Milner China IndiaGEP

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Published on October 16, 2007

Author: Tarzen

Source: authorstream.com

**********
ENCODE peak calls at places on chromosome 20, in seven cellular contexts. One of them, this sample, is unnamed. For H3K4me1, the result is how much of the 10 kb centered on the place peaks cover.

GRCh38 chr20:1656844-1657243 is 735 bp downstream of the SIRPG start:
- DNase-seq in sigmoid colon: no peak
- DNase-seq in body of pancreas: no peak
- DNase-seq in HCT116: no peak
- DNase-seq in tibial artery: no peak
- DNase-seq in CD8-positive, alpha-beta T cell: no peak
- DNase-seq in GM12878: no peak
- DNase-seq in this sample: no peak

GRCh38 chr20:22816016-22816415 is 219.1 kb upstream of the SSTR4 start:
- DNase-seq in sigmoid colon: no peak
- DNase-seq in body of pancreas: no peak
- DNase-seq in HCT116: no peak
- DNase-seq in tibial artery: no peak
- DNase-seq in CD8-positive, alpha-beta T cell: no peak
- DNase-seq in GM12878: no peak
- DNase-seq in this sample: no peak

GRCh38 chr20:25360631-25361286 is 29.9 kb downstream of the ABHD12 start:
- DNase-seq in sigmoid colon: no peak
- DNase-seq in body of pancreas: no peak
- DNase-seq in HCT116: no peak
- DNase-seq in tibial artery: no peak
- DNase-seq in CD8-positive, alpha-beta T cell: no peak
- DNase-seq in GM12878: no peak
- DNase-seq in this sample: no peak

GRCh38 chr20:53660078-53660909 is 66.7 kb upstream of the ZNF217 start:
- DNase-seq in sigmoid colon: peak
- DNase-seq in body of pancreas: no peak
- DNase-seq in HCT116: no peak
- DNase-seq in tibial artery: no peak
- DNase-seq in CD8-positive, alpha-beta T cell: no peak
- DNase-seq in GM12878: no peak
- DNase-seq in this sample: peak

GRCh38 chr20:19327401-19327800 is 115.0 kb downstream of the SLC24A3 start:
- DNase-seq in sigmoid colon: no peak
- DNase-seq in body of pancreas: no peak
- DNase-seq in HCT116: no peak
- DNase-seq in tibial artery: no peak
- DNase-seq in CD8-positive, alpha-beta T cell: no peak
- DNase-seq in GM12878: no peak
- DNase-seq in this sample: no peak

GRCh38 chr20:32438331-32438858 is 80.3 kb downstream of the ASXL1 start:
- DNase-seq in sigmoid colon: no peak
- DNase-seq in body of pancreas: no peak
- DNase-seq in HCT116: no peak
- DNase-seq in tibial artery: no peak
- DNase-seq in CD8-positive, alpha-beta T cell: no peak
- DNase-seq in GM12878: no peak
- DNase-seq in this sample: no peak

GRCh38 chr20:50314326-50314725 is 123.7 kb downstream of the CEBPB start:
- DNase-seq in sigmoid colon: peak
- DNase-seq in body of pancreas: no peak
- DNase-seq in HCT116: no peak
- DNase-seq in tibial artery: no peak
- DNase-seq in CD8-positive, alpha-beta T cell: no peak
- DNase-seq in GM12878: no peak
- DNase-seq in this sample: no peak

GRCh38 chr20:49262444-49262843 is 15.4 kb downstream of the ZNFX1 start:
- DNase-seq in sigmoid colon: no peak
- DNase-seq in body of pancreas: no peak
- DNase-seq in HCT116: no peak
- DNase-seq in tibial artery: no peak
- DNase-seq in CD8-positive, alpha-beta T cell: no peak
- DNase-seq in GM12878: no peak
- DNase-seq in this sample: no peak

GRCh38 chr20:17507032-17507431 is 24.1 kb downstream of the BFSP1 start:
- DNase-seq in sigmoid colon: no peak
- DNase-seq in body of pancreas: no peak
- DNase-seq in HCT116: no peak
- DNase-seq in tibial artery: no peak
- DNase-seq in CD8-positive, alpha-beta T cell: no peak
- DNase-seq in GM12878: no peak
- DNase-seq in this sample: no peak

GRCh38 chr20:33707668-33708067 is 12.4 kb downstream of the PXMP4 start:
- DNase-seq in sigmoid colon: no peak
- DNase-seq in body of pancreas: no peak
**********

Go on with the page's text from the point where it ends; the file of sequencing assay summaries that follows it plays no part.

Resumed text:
Transforming China and India: Challenges and Opportunities:  Transforming China and India: Challenges and Opportunities Chris Milner (GEP, School of Economics, University of Nottingham) Entry into the Global Economy:  Entry into the Global Economy Before the 1990’s both China and India had highly protected and inward-looking economies China’s (India’s) tariffs on imports averaged over 40% (90%) in 1992 and were complemented by an array of non-tariff barriers (licences, quotas & state trading restrictions) Extent and speed of liberalisation and opening up of these two giants has been dramatic in particular for China Comparative Growth Performance:  Comparative Growth Performance Common features control of population growth role of trade liberalisation and export growth growth clusters/uneven growth Distinctive features greater role of domestic savings and investment in China greater role of FDI in technology-upgrading and export development in China greater role of internal migration in China greater role of manufacturing (services) sector in China (India) China has substantially outperformed India China and India in the Global Economy:  China and India in the Global Economy Between 1990 and 2004 China and India’s exports grew considerably more rapidly than world exports China is forecast to be world’s largest exporter by 2010 of particular interest because much of the exporting is to the OECD countries evidence of rapid technological upgrading in production and product terms China and India already represent major markets, but have enormous further potential (given population size and scope for income growth) the share of imports in GDP has grown rapidly as yet, most of the imports are in raw materials, capital goods and intermediate goods Challenges to the British Economy:  Challenges to the British Economy Strong expectation that globalisation increases average incomes in long-run, but that there may be some groups that lose and short-term adjustment costs China, India and other emerging economies are increasing pace of adjustment required particular concerns about employment and relative wage effects Types of adjustment issues: direct competition from imports to firms and workers, especially those involved in labour-intensive manufacturing and services outsourcing of activities in import-competing and export-oriented activities in both manufacturing and services direct export competition in these markets from upgrading domestic firms and in third markets from new exporters Opportunities for the British Economy:  Opportunities for the British Economy Direct exports of goods (associated with rise in production, incomes and technological-intensity) and services Outward FDI opportunities in manufactures and services platform for host markets and exporting outsourcing to increase cost competitiveness Inward FDI opportunities outlet for trade surpluses? platform for EU market? ‘tariff-jumping’ motives? Slide13:  Comparative Data on China and India Note: 2005 data, except for education data which is for 2004 Challenges to Sustainability of Development in China and India:  Challenges to Sustainability of Development in China and India Common issues inequality and social tensions price distortions and infrastructure congestion (e.g. environmental) structural issues (regional imbalances, state-owned enterprises) low productivity in agriculture degree of bureaucracy and regulation Country-specific issues fiscal deficit, low savings and absolute poverty in India democratic challenge, weak banking sector and macro imbalances in China Conclusions:  Conclusions China and India are increasing pace of globalisation China in particular is rapidly catching-up technologically Potential major adjustment challenges in OECD markets Enormous potential for exporting, FDI and outsourcing But some structural imbalances in China and India which may affect sustainability of current pace of development

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